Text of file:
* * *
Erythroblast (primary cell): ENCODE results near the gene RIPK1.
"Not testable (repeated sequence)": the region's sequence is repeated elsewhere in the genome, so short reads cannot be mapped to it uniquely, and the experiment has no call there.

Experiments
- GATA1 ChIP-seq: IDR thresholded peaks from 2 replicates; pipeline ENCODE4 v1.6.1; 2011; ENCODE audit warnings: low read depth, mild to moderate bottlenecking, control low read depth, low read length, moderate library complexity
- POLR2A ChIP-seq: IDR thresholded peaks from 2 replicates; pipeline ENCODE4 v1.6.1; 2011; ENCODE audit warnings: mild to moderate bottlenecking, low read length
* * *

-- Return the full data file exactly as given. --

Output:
Erythroblast (primary cell): ENCODE results near the gene RIPK1.
"Not testable (repeated sequence)": the region's sequence is repeated elsewhere in the genome, so short reads cannot be mapped to it uniquely, and the experiment has no call there.

Experiments
- GATA1 ChIP-seq: IDR thresholded peaks from 2 replicates; pipeline ENCODE4 v1.6.1; 2011; ENCODE audit warnings: low read depth, mild to moderate bottlenecking, control low read depth, low read length, moderate library complexity
- POLR2A ChIP-seq: IDR thresholded peaks from 2 replicates; pipeline ENCODE4 v1.6.1; 2011; ENCODE audit warnings: mild to moderate bottlenecking, low read length